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Key roles of the private veterinarian

Detection, early investigation and reporting

Early detection and immediate reporting of a suspected EAD increases the chance of effective and efficient eradication if an EAD is confirmed. This is a critical point as time delay to detection of an outbreak of an emergency animal disease directly affects the size of the outbreak and the likelihood that the disease can be eradicated1. For example, the 2001 outbreak of foot-and-mouth disease in the United Kingdom was only detected several weeks after introduction2. In the 10 days before detection, infected animals had moved through four livestock markets, seeding clusters across Great Britain3. This diminished the effectiveness of the culling strategy and led to widespread impacts. Every day counted and if the national movement ban had come into force just 2 days earlier, the epidemic could have been half its eventual size4.

Time to disease detection is influenced by the efficacy of the surveillance system. Private veterinarians are a part of Australia’s passive surveillance through their reporting and notification of disease cases. Passive surveillance is important for early warning of increased disease occurrence and as a first stage in identifying new and emerging diseases. The effectiveness of passive surveillance depends on disease awareness and willingness to report.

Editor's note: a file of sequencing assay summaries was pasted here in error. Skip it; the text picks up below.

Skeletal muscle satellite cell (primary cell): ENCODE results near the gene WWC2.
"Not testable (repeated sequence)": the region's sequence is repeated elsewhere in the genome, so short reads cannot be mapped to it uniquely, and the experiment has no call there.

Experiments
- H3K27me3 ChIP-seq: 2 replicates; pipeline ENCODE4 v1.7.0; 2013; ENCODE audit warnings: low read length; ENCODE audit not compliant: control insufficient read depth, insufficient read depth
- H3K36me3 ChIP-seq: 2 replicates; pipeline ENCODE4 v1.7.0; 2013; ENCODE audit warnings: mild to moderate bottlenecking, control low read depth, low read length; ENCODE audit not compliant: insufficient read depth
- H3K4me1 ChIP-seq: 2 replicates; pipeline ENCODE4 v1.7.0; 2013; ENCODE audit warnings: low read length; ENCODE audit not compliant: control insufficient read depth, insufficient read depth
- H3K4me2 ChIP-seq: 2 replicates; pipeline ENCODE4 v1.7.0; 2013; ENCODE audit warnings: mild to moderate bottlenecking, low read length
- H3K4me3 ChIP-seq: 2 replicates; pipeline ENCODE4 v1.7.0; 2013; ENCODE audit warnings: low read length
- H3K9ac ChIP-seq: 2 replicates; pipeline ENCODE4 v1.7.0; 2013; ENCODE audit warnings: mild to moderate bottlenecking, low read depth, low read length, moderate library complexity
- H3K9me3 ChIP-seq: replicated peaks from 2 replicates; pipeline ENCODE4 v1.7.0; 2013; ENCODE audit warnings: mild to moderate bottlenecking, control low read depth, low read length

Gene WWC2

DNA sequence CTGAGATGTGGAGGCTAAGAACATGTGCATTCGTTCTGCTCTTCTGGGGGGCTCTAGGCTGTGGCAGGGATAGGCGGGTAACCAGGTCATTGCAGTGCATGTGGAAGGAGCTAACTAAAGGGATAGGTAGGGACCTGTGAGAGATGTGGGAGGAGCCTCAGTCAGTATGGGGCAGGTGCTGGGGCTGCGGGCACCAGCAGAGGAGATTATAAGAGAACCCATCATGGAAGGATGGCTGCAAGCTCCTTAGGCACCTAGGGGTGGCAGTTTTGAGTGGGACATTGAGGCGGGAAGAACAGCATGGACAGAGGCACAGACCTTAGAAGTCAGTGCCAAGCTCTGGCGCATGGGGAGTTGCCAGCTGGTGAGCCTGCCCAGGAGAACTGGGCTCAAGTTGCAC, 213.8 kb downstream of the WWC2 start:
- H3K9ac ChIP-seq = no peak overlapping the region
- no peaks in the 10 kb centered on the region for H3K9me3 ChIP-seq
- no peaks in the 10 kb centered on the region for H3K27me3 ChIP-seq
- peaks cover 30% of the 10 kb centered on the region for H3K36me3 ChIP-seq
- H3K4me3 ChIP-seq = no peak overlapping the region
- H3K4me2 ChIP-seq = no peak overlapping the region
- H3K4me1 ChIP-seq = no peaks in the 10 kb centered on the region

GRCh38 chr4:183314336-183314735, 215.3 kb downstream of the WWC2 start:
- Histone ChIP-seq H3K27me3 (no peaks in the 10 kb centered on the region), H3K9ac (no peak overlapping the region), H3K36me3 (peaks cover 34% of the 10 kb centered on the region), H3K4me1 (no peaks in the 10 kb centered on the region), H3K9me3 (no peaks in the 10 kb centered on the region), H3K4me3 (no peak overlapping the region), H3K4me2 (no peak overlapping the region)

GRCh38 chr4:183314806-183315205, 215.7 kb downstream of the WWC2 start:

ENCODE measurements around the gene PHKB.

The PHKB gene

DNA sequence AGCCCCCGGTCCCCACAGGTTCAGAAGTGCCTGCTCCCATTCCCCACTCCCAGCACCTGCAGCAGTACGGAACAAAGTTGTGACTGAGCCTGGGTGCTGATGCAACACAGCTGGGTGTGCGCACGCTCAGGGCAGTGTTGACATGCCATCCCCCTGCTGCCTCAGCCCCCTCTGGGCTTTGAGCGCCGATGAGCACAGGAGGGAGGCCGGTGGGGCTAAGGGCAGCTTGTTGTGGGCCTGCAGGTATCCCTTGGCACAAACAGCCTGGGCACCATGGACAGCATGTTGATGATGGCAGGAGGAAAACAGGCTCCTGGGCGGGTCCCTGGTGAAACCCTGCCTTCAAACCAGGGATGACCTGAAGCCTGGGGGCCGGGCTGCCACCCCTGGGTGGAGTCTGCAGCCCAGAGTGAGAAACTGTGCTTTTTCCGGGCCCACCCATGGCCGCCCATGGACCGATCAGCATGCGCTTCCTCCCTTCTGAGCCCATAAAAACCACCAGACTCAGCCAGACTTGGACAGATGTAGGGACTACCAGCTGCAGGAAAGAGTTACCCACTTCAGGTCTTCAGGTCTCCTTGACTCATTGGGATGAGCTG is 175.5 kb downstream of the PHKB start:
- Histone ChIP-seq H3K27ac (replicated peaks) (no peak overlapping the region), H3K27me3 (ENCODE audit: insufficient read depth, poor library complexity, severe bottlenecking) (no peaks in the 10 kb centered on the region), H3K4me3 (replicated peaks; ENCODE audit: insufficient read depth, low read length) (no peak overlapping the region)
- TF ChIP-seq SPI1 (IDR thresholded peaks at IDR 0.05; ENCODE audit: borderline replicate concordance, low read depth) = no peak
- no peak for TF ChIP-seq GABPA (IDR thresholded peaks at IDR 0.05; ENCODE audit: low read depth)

Surveillance for EADs requires veterinarians in the field to be able to determine when history, signalment, and clinical signs warrant an investigation to rule in or out an EAD. Unusual or unexplained clinical signs or deaths in animals should be reported. It is better to suspect an EAD and have your suspicion disproven than miss the first case of an EAD.

Reflection

Make a list of clinical signs in the box below that would lead you to suspect an EAD. Submit to compare the clinical signs that should be included.


1 East, I., Martin, P., Langstaff, I., Iglesias, R., Sergeant, E., Garner, M., (2016). Assessing the delay to detection and the size of the outbreak at the time of detection of incursions of foot and mouth disease in Australia. Prev. Vet. Med. 123, 1-11.
2 Gibbens, JC., Wilesmith, JW., Sharpe, CE., Mansley, LM., Michalopoulou, E., Ryan, JBM., Hudson, M. (2001). Descriptive epidemiology of the 2001 foot-and-mouth disease epidemic in Great Britain: the first five months Veterinary Record 149, 729-743.
3 Shirley, M., & Rushton, S. (2005). Where diseases and networks collide: Lessons to be learnt from a study of the 2001 foot-and-mouth disease epidemic. Epidemiology and Infection, 133(6), 1023-1032. doi:10.1017/S095026880500453X.
4 Haydon, D., Chase–Topping, M., Shaw, D., Matthews, L., Friar, J., Wilesmith, J. and Woolhouse, M. (2003). The construction and analysis of epidemic trees with reference to the 2001 UK foot–and–mouth outbreak. Proceedings of the Royal Society of London. Series B: Biological Sciences, 270(1511), pp.121-127.